Episode 77 – Red-Capped Manakin: The Moonwalking Glitch Bird

“And today we’re talking about a bird that claps for himself. But more on that later.”

Dance is the language of love. Or at least, that’s the motto of a variety of birds in rain forests around the world. Some animals fight for their mates, but why do that when you can settle things with style? One small South American bird takes his dance to the next level buy incorporating some moves that are big on the pop scene. But when your a bird of very small stature, you have to do whatever it takes to catch the eye of an eligible bachelorette in Life, Death, and Taxonomy.

Measure Up

Length – 4 in (10 cm) – How many red-capped manakin birds go into El Castillo at Xunantunich (zoo-nan-to-nich), an ancient Mayan structure in Belize (130 feet or 40 m)? Hint: The structure was a Mayan temple that was built around 800 AD. Answer: 390 birds.

Weight – 16 g (0.56 oz) – How many red-capped manakin birds go into the weight of a Baird’s Tapir (605 lbs), the national animal of Belize? Hint: In 2006, the former Costa Rican Minister of Environment and Energy, Carlos Manuel Rodríguez Echandi, was attacked and injured by a tapir. Tapir attacks on humans are rare but may happen if the animal feels threatened. Respect their distance. Answer: 17,285 birds

Major Fact

Like birds of paradise, manakin birds engage in complex matting displays. 

The Red-capped manakin has a few moves to woo the ladies that are fairly unique. 

  • Manekin birds move very quickly in general.
  • They look like they are on fast forward. Turning their heads, wingbeats, and hops are all extremely fast.
  • To analyze their courtship displays, researchers like ecologist Dr. Kimberly Bostwick at Cornell University, have used high speed cameras.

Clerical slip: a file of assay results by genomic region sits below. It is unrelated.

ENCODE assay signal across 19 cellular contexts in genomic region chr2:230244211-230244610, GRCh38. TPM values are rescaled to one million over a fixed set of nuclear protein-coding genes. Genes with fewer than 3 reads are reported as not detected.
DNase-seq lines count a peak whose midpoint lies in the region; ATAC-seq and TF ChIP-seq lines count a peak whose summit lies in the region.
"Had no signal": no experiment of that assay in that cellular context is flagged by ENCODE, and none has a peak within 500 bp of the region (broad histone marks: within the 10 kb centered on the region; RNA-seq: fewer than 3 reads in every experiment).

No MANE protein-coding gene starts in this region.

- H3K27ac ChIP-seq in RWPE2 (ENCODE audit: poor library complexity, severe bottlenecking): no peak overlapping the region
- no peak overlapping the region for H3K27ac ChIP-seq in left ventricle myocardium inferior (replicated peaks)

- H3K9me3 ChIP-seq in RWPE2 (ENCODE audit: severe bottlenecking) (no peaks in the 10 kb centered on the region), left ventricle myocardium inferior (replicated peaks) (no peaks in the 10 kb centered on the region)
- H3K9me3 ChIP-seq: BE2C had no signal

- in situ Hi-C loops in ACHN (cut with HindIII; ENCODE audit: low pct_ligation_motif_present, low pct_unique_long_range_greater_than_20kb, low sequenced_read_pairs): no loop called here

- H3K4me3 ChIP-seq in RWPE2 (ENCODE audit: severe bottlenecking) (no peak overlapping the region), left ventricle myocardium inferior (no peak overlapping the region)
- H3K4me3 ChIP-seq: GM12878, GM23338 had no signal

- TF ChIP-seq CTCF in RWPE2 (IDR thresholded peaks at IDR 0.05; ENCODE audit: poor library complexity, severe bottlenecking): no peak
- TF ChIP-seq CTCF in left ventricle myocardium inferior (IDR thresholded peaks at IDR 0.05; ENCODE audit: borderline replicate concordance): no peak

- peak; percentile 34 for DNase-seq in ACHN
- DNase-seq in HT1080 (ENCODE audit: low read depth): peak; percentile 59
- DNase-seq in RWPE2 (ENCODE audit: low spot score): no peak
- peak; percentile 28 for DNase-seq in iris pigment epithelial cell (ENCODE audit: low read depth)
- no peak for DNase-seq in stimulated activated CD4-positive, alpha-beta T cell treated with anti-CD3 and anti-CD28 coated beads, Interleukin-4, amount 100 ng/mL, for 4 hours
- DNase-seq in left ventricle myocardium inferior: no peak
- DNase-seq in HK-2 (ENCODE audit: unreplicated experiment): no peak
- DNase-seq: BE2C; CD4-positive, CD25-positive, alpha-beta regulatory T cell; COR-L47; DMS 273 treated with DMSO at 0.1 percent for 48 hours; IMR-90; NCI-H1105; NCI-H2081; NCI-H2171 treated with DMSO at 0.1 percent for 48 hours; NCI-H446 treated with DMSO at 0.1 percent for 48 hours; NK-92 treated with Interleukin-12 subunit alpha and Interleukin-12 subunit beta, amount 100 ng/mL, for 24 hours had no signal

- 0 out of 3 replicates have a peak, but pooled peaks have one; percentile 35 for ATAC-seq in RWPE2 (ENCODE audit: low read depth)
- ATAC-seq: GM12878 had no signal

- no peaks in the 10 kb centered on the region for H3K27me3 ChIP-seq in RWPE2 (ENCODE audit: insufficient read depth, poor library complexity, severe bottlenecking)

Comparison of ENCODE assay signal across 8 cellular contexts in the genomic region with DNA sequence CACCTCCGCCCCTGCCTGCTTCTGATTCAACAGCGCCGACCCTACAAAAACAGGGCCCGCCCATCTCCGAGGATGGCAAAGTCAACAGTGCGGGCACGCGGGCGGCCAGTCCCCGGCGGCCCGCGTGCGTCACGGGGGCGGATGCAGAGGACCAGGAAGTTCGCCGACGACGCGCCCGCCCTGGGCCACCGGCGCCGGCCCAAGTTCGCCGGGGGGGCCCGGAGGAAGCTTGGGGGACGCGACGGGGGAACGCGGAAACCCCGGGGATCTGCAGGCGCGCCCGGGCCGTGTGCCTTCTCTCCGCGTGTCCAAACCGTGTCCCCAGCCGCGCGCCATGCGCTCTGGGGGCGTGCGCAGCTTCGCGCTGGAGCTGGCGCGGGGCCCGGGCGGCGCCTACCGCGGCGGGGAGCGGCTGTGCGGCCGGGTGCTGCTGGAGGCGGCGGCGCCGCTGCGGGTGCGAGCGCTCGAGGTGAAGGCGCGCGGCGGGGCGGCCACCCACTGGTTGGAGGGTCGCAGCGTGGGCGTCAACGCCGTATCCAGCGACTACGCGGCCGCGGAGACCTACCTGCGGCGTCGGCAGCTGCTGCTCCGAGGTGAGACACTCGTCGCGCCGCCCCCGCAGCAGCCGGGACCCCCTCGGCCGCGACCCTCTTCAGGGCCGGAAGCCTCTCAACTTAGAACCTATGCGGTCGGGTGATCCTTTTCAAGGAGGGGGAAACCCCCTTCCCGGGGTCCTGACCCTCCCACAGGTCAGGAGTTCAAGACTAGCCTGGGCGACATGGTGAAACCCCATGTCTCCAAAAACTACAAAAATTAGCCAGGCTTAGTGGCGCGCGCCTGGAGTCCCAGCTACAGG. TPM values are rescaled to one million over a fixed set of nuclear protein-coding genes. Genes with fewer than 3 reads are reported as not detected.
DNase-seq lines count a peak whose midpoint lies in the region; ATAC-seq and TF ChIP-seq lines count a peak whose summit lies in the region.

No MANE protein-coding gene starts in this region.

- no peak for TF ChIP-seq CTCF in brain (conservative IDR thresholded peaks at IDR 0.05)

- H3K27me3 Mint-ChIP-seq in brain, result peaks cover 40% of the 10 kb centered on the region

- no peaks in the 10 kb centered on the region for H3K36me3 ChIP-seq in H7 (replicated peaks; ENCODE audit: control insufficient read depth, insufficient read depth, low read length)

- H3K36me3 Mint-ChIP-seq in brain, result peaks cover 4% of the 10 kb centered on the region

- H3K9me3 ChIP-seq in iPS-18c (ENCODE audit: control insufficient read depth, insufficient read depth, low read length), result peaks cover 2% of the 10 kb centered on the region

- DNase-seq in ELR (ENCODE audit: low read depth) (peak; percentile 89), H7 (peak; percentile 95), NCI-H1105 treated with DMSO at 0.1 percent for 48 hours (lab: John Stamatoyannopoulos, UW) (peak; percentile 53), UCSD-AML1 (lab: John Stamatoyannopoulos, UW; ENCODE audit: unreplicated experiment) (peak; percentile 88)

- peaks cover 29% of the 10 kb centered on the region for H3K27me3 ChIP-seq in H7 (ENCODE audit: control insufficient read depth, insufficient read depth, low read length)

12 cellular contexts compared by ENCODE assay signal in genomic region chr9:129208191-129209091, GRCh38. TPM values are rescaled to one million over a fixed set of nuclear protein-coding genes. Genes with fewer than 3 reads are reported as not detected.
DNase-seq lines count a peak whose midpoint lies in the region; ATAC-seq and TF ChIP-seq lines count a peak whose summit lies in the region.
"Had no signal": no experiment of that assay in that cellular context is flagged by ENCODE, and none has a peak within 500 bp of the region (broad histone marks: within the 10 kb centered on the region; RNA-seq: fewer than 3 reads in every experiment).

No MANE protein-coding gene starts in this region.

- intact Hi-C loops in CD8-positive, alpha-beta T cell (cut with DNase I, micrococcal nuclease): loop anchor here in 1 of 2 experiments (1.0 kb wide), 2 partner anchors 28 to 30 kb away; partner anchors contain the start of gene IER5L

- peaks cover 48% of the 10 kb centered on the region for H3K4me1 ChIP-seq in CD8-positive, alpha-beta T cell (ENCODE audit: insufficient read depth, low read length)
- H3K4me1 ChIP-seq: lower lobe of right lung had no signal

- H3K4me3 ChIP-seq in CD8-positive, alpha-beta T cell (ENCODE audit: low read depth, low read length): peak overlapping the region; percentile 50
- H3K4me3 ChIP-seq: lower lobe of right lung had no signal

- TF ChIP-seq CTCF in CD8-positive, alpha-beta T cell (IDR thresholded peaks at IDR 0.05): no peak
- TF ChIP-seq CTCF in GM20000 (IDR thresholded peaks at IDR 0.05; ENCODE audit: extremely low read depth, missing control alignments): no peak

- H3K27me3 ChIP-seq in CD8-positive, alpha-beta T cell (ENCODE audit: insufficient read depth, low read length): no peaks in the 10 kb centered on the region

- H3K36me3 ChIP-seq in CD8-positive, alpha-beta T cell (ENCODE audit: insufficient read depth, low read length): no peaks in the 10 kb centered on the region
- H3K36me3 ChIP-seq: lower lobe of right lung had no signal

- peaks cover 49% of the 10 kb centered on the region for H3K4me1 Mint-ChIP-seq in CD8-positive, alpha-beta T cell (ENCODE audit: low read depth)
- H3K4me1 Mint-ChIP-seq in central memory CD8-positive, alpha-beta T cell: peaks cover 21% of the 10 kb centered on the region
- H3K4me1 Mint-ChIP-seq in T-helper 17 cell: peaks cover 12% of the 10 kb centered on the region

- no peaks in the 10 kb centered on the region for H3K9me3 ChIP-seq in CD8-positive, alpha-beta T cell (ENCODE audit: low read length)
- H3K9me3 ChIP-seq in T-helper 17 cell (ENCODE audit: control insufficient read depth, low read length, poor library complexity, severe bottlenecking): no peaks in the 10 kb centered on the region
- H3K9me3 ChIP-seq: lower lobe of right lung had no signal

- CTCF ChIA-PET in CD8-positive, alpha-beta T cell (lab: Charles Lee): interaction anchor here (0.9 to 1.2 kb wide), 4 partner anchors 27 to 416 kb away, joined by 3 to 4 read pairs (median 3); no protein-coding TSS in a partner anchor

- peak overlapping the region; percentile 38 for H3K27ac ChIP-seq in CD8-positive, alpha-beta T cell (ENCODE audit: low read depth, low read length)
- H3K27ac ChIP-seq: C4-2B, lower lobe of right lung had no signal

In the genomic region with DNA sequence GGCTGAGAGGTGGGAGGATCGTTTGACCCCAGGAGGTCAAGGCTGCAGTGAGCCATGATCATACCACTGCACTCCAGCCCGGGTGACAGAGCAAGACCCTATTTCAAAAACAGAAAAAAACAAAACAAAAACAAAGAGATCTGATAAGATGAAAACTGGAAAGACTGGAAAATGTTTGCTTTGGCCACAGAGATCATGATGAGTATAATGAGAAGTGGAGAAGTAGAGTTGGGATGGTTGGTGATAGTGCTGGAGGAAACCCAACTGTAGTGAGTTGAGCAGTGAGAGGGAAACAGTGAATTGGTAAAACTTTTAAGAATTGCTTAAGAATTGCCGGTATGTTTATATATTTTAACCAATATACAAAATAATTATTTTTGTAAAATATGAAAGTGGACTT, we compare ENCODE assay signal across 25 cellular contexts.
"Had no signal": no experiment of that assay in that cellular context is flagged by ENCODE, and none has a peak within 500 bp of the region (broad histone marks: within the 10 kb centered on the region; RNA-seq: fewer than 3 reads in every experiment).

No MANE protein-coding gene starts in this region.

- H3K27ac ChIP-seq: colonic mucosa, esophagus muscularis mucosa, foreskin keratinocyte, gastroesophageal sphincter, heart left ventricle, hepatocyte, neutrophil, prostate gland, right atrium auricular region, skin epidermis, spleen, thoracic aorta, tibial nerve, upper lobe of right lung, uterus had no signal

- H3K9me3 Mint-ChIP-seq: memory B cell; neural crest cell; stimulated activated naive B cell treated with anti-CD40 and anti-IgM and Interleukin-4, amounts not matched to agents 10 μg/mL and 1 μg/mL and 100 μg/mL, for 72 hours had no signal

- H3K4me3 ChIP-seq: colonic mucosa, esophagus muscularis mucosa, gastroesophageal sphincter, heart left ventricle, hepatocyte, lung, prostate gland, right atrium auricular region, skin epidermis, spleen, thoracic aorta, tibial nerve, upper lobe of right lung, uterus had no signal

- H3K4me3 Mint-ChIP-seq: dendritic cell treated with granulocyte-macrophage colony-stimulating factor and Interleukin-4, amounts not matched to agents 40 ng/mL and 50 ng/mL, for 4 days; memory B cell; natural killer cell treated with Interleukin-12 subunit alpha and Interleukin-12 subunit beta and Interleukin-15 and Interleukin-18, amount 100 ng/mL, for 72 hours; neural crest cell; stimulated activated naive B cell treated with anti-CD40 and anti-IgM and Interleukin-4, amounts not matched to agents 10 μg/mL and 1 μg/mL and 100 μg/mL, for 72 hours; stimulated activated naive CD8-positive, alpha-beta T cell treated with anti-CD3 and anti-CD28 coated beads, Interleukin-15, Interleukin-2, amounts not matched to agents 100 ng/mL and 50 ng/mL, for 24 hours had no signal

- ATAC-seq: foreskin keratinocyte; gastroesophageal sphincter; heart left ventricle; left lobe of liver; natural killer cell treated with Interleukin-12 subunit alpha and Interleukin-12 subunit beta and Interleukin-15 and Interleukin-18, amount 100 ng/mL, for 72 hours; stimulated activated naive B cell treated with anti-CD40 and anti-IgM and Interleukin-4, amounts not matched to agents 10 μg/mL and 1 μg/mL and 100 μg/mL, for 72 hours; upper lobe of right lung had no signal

• Research has revealed that the male does a complicated dance to impress a female.
  • The dance involves flying between two perches: a main branch and a secondary one.

The bird moves in a way that’s too fast for the human eye to really comprehend what he’s doing.

  • He’ll turn around or hop from side to side so fast it looks like he’s got a bad wifi connection with super low ping.
  • He will also move towards the female with a little slide that looks like he’s tarzan tree surfing.
  • It’s actually tiny little hops that are extremely fast.
  • This slide has been called a moonwalk because he’ll face away from the female and slide backwards toward her along the branch.

When he lands on the main perch, to the naked eye, it looks like he puffs up and makes a popping sound.

  • In reality, he is opening his wings and beating them against his tail feathers three times. 
  • The wing movement is twice as fast as it is when he flies and nearly hummingbird speed. 
  • The popping sound it makes attracts the female but warns males that he’s got dibs.
  • He will also open his wings fully and slap them against his sides.


Hey, Taxonomy Titans! We arent great at impressive dances or moonwalking, but if you’re impressed with this podcast, we’d love to hear from you. Leave a review on your favorite podcasting app, or tell your friends about your favorite episode of Life, Death, and Taxonomy. Your endorsement helps us grow more than any fancy marketing methods or calls-to-action from us! Also, right now, or as soon as you park, go into your phone’s recording app and record a measure up intro! It only takes a second, and it warms our hearts! As always, thanks for listening and engaging!